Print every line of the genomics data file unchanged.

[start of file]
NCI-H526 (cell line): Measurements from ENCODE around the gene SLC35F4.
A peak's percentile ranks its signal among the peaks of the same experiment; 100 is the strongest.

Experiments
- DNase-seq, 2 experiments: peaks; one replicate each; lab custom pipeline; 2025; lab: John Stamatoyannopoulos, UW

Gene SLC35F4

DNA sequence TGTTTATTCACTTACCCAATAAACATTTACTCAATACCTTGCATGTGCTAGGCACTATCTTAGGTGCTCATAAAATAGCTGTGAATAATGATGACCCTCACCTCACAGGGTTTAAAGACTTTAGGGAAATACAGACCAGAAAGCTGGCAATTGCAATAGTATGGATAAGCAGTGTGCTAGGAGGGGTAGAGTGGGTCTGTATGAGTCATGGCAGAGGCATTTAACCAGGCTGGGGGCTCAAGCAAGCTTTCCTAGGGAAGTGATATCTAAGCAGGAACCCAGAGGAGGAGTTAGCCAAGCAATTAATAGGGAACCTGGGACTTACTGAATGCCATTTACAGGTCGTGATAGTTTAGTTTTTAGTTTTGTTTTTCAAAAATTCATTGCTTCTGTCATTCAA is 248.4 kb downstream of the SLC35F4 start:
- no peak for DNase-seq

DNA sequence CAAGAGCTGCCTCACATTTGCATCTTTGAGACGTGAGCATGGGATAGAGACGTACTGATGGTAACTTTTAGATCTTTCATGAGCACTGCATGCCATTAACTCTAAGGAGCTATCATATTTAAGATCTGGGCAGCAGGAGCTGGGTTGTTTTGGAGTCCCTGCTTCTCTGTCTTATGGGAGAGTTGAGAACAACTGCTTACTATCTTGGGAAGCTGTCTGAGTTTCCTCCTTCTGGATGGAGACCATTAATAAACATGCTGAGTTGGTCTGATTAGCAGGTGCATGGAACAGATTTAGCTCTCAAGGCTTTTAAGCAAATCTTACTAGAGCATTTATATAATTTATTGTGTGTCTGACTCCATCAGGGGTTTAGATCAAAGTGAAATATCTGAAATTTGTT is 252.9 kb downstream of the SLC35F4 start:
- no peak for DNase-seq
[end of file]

NCI-H526 (cell line): Measurements from ENCODE around the gene SLC35F4.
A peak's percentile ranks its signal among the peaks of the same experiment; 100 is the strongest.

Experiments
- DNase-seq, 2 experiments: peaks; one replicate each; lab custom pipeline; 2025; lab: John Stamatoyannopoulos, UW

Gene SLC35F4

DNA sequence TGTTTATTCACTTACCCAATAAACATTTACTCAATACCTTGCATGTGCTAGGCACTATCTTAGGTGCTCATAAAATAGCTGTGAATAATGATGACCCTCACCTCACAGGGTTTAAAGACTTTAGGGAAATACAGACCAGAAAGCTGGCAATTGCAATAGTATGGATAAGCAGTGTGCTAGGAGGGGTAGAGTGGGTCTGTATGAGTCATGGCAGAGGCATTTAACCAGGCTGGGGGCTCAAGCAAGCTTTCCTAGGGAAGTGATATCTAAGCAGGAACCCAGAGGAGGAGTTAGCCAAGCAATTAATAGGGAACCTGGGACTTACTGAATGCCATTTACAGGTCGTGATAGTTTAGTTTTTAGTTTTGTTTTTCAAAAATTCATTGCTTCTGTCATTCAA is 248.4 kb downstream of the SLC35F4 start:
- no peak for DNase-seq

DNA sequence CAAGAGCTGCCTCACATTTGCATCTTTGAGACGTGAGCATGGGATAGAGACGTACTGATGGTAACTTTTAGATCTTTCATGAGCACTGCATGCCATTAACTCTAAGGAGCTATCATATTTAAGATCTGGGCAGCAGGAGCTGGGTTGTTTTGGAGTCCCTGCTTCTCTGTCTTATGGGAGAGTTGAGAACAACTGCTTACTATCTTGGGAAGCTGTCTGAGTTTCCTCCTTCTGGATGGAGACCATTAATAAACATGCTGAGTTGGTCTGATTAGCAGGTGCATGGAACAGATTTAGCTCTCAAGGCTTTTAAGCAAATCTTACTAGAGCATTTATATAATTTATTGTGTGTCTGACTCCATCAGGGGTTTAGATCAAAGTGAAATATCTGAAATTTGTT is 252.9 kb downstream of the SLC35F4 start:
- no peak for DNase-seq